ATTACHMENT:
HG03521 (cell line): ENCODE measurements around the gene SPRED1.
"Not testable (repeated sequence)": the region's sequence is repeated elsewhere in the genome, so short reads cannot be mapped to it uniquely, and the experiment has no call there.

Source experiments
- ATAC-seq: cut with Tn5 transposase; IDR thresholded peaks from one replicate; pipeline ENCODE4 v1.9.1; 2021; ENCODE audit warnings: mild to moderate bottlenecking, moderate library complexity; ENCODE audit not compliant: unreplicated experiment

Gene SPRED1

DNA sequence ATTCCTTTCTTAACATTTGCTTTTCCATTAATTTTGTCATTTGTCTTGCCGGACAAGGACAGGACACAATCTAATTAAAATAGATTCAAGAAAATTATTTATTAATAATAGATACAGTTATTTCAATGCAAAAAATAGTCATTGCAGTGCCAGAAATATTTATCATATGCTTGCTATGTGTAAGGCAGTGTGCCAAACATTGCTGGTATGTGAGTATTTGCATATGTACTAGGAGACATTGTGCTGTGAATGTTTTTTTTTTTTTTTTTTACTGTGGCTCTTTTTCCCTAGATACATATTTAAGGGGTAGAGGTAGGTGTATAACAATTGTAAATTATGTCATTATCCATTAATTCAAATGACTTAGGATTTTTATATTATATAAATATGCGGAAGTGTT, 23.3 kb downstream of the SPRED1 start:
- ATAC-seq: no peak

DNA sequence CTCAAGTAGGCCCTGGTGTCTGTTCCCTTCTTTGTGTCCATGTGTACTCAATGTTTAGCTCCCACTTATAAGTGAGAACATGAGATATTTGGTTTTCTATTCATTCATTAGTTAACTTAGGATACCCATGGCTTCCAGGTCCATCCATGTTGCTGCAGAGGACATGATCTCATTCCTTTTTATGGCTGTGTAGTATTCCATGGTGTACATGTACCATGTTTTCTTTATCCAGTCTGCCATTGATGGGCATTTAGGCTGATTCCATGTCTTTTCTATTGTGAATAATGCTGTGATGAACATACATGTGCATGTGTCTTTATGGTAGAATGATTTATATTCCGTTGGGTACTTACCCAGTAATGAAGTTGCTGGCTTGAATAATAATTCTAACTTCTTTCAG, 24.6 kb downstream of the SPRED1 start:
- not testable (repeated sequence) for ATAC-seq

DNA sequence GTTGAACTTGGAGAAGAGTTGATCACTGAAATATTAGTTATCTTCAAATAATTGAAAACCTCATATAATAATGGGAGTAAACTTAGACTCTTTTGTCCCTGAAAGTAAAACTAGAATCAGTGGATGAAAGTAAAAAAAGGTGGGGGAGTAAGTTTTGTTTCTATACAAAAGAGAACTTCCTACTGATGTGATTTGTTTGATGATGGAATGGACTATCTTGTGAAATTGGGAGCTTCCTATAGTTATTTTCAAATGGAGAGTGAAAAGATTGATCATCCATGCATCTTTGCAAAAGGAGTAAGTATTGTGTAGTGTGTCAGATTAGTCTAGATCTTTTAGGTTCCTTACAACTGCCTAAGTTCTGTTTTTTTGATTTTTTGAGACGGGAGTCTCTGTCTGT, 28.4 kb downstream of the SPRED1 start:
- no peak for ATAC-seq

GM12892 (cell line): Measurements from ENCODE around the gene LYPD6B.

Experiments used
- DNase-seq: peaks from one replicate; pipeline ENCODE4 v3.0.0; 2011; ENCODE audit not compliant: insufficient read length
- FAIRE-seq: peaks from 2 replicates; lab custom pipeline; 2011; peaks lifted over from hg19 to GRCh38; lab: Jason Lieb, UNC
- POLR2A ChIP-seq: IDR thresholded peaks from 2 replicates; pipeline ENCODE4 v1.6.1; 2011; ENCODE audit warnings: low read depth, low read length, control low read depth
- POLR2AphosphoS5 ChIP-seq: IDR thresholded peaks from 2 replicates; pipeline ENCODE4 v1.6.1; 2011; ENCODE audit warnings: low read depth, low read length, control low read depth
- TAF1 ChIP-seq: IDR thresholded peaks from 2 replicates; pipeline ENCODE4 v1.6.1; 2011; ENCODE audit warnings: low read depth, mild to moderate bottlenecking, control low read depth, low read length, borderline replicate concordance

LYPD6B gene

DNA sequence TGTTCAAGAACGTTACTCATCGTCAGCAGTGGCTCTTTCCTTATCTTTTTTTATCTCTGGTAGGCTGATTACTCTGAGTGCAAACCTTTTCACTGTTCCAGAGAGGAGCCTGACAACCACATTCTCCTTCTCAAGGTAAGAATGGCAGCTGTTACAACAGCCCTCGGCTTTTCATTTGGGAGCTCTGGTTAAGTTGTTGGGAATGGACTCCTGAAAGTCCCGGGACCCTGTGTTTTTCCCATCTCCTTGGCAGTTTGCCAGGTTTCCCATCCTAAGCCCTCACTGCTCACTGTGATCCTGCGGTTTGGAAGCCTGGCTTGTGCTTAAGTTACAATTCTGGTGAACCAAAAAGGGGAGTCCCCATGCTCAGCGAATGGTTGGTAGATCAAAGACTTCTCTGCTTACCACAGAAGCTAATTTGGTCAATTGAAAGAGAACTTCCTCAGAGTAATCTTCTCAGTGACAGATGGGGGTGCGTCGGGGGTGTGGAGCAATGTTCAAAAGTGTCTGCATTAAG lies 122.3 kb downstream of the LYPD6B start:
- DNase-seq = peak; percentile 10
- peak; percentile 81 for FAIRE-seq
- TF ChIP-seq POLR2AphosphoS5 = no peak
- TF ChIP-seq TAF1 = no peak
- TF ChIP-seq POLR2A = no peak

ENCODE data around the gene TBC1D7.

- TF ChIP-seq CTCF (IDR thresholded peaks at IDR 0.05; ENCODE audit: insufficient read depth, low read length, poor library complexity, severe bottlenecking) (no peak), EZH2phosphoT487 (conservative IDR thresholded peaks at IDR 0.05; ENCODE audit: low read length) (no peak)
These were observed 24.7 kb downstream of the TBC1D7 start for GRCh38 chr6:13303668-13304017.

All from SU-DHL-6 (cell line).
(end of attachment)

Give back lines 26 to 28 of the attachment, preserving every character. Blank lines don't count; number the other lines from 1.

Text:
ENCODE data around the gene TBC1D7.

- TF ChIP-seq CTCF (IDR thresholded peaks at IDR 0.05; ENCODE audit: insufficient read depth, low read length, poor library complexity, severe bottlenecking) (no peak), EZH2phosphoT487 (conservative IDR thresholded peaks at IDR 0.05; ENCODE audit: low read length) (no peak)
These were observed 24.7 kb downstream of the TBC1D7 start for GRCh38 chr6:13303668-13304017.